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Bioactivity of Epigallocatechin Gallate Nanoemulsions Evaluated in Mice Model

Journal of Medicinal Food 2017년 20권 9호 p.923 ~ 931
Koutelidakis Antonios E., Argyri Konstantina, Sevastou Zoi, Lamprinaki Dimitra, Panagopoulou Elli, Paximada Evi, Sali Aggeliki, Papalazarou Vassilis, Mallouchos Athanasios, Evageliou Vasiliki, Kostourou Vasiliki, Mantala Ioanna, Kapsokefalou Maria,
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 ( Koutelidakis Antonios E. ) - Agricultural University of Athens Department of Food Science and Human Nutrition
 ( Argyri Konstantina ) - Agricultural University of Athens Department of Food Science and Human Nutrition
 ( Sevastou Zoi ) - Agricultural University of Athens Department of Food Science and Human Nutrition
 ( Lamprinaki Dimitra ) - Agricultural University of Athens Department of Food Science and Human Nutrition
 ( Panagopoulou Elli ) - Agricultural University of Athens Department of Food Science and Human Nutrition
 ( Paximada Evi ) - Agricultural University of Athens Department of Food Science and Human Nutrition
 ( Sali Aggeliki ) - BSRC Alexander Fleming
 ( Papalazarou Vassilis ) - BSRC Alexander Fleming
 ( Mallouchos Athanasios ) - Agricultural University of Athens Department of Food Science and Human Nutrition
 ( Evageliou Vasiliki ) - Agricultural University of Athens Department of Food Science and Human Nutrition
 ( Kostourou Vasiliki ) - BSRC Alexander Fleming
 ( Mantala Ioanna ) - Agricultural University of Athens Department of Food Science and Human Nutrition
 ( Kapsokefalou Maria ) - Agricultural University of Athens Department of Food Science and Human Nutrition

Abstract


The hypothesis that incorporation of epigallocatechin gallate (EGCG) into nanoemulsions may increase its bioactivity compared with EGCG aqueous solutions was examined in mice. After an in vitro study in a model system with stimulated gastrointestinal conditions, the following EGCG nanoemulsions were used in a mice experiment: Emulsion I: emulsion water in oil (W/O), which contained 0.23?mg/mL EGCG in aqueous phase; Emulsion II: emulsion oil in water (O/W), which contained 10% olive oil and 0.23?mg/mL esterified EGCG in fatty phase; and Emulsion III: emulsion O/W in water (W1/O/W2; 8:32:60), which contained 32% olive oil and 0.23?mg/mL EGCG in aqueous phase. After 2?h of mice administration by gavage with 0.1?mL of EGCG nanoemulsions, total antioxidant capacity (TAC) of plasma and some tissues (especially colon, jejunum, heart, spleen) was measured with Ferric-Reducing Antioxidant Power (FRAP) and Oxygen Radical Absorbance Capacity (ORAC) assays. No toxic effects were observed after administration of 0.23?mg/mL esterified EGCG in CD1 mouse strain. The study concluded that administration of mice with the three EGCG nanoemulsions did not increase their TAC in specific tissues, compared with an aqueous EGCG solution at the same concentration. Nevertheless, the esterified EGCG emulsion (Emulsion II) exerted an increase in mice plasma compared with aqueous EGCG and showed higher values of TAC in several tissues, compared with Emulsions I and III. EGCG nanoemulsions could be considered a useful method in plethora functional food applications, but further research is required for safer results.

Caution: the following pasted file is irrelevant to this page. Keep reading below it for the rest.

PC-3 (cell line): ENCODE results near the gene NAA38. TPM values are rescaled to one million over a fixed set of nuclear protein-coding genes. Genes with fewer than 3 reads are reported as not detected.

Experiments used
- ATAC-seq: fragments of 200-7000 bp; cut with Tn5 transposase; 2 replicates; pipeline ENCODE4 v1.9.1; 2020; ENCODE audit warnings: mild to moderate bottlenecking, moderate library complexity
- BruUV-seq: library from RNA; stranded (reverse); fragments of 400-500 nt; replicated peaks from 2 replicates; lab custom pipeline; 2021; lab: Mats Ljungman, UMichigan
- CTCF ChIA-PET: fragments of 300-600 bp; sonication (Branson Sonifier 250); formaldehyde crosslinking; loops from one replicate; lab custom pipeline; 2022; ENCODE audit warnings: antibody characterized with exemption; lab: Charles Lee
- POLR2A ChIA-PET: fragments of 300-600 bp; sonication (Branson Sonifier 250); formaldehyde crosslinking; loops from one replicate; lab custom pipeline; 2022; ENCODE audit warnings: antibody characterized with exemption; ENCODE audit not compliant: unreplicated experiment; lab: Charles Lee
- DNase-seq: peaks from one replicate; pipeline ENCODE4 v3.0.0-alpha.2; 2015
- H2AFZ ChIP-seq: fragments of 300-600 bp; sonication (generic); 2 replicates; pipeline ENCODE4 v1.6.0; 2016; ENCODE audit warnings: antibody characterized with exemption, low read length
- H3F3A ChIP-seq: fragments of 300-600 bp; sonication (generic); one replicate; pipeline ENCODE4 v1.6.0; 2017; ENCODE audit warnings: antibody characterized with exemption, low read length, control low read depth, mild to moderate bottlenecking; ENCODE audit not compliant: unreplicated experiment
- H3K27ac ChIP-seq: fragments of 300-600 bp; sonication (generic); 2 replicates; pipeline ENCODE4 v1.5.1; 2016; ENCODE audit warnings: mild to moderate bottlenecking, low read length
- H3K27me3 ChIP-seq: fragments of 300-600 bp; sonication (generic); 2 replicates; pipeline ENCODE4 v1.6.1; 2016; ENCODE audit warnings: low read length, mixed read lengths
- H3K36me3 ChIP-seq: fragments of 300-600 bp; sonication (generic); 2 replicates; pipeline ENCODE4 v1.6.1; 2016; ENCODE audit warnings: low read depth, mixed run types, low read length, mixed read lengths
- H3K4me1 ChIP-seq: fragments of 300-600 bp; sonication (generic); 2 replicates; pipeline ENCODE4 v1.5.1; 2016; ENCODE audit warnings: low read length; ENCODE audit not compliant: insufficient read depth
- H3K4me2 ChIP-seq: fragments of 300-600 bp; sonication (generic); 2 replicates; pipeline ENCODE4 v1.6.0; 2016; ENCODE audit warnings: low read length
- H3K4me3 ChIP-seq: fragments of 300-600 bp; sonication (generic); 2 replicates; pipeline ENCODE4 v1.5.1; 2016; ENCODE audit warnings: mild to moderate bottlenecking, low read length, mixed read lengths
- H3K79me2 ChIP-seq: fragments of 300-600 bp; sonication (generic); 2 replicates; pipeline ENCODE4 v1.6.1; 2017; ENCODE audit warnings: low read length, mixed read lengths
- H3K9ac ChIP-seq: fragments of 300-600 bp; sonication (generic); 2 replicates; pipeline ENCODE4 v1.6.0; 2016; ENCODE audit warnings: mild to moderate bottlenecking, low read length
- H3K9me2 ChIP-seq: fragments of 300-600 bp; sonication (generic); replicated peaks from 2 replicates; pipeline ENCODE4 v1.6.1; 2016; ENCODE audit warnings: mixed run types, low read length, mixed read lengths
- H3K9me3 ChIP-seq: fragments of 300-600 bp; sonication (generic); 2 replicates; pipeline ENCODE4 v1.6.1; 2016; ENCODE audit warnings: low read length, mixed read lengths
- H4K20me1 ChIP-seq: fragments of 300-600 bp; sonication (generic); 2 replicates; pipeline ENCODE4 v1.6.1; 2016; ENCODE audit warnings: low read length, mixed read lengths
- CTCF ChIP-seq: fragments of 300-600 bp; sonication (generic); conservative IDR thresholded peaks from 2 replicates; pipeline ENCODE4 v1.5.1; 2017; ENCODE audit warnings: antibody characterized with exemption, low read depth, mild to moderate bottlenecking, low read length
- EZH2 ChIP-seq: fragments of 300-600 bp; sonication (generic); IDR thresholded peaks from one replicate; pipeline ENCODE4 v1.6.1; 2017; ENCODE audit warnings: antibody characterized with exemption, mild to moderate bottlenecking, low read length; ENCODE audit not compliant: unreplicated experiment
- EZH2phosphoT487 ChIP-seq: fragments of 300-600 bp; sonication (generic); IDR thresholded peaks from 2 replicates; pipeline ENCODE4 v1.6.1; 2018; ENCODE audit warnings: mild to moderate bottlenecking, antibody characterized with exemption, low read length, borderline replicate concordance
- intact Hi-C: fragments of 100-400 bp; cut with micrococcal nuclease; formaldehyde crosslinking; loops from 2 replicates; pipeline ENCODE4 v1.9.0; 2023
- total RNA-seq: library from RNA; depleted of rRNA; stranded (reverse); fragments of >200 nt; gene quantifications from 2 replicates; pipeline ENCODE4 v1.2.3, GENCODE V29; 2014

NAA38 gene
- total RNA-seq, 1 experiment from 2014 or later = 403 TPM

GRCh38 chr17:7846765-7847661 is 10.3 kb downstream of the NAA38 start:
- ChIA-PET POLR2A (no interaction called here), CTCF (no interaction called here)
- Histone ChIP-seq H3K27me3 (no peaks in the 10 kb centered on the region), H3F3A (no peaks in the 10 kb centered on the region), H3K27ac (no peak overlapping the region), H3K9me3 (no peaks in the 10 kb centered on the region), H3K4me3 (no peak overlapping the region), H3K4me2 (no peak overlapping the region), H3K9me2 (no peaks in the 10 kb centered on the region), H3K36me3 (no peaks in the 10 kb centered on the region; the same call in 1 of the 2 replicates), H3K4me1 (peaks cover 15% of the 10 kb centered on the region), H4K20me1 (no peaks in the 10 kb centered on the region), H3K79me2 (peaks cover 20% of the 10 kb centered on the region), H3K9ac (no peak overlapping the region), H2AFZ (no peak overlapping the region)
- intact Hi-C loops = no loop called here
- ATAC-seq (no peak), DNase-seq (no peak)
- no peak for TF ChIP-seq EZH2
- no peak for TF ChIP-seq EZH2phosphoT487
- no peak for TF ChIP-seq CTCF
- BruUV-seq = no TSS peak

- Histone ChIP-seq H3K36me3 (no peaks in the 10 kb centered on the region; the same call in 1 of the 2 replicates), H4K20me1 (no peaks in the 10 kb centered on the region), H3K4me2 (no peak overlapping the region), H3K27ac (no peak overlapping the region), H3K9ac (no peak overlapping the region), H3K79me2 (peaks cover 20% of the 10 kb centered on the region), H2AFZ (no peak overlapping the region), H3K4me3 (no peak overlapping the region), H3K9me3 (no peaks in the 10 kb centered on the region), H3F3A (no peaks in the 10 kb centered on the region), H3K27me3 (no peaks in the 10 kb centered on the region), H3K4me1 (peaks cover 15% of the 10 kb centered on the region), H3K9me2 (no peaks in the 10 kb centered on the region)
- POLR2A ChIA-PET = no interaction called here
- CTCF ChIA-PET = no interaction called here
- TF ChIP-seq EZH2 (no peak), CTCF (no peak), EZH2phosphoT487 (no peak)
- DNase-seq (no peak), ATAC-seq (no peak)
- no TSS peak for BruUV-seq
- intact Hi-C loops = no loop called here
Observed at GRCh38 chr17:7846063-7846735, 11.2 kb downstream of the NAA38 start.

키워드

bioactivity; bioavailability; EGCG nanoemulsions; in vitro digestion; mice model

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